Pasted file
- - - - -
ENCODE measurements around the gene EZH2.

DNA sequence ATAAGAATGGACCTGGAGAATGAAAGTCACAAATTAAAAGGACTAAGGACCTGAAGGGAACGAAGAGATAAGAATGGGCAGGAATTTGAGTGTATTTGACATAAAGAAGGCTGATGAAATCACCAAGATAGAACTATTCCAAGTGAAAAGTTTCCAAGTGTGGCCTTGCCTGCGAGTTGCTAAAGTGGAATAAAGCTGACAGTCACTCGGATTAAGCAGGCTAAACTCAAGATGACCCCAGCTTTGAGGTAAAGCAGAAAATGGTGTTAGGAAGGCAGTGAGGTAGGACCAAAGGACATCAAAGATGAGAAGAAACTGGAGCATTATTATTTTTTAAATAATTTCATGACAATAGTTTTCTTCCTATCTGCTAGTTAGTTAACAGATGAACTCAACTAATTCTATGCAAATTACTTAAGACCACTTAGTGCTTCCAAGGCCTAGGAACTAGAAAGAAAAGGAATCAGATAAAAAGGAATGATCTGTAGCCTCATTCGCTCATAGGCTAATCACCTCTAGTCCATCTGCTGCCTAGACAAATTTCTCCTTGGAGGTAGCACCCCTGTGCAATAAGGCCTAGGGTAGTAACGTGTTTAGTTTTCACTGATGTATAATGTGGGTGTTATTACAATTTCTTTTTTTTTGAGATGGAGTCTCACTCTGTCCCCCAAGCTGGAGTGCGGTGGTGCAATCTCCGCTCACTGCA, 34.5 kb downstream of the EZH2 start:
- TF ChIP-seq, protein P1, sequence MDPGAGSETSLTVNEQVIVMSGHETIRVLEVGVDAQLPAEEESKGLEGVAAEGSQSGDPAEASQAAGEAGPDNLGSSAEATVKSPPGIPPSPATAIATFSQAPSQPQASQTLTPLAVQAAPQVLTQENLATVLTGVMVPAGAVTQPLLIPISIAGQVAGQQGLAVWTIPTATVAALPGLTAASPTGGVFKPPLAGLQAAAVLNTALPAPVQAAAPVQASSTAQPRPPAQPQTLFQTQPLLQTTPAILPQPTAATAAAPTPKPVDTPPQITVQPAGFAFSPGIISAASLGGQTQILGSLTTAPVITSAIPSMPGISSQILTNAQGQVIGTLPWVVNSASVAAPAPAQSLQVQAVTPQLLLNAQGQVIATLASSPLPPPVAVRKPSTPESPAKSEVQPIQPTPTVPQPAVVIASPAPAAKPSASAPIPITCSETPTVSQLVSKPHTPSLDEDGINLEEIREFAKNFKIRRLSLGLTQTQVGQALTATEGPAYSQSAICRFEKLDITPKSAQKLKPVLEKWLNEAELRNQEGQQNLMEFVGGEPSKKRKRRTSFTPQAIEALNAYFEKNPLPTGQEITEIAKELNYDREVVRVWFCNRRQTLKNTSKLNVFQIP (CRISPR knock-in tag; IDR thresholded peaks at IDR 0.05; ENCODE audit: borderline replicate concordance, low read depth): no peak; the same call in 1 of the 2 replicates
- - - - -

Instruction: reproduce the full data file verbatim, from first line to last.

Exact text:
ENCODE measurements around the gene EZH2.

DNA sequence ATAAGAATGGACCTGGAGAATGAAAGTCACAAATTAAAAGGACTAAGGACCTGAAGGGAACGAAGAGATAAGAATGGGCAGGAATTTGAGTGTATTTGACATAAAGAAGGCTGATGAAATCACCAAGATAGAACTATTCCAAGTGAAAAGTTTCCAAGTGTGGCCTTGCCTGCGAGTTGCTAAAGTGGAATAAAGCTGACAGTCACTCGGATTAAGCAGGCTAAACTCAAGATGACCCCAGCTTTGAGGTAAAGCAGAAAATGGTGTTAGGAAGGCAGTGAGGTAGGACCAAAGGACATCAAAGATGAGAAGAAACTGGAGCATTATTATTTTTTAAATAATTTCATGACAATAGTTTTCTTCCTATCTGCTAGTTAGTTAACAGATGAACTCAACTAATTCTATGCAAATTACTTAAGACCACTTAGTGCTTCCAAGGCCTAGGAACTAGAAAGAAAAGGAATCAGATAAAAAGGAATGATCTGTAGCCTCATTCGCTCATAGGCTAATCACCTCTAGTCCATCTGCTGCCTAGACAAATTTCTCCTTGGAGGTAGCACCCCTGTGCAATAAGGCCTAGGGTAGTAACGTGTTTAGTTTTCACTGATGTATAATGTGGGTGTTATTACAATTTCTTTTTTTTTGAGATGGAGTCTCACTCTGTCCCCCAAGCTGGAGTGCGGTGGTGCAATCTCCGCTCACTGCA, 34.5 kb downstream of the EZH2 start:
- TF ChIP-seq, protein P1, sequence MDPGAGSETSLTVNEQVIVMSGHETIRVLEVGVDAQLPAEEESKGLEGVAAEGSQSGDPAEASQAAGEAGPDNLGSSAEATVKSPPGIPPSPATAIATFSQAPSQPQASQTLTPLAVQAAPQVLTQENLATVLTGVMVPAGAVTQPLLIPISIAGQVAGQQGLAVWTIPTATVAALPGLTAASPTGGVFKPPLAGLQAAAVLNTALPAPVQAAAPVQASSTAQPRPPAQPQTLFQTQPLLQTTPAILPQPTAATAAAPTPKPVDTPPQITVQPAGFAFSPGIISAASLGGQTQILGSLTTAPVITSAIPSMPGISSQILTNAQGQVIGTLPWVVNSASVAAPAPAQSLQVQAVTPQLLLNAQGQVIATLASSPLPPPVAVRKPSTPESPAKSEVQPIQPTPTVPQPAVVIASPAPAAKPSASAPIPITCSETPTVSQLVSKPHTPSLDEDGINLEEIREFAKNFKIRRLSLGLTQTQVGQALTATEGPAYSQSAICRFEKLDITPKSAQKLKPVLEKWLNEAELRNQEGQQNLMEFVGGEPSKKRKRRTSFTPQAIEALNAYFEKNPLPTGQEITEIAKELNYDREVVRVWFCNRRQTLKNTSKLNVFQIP (CRISPR knock-in tag; IDR thresholded peaks at IDR 0.05; ENCODE audit: borderline replicate concordance, low read depth): no peak; the same call in 1 of the 2 replicates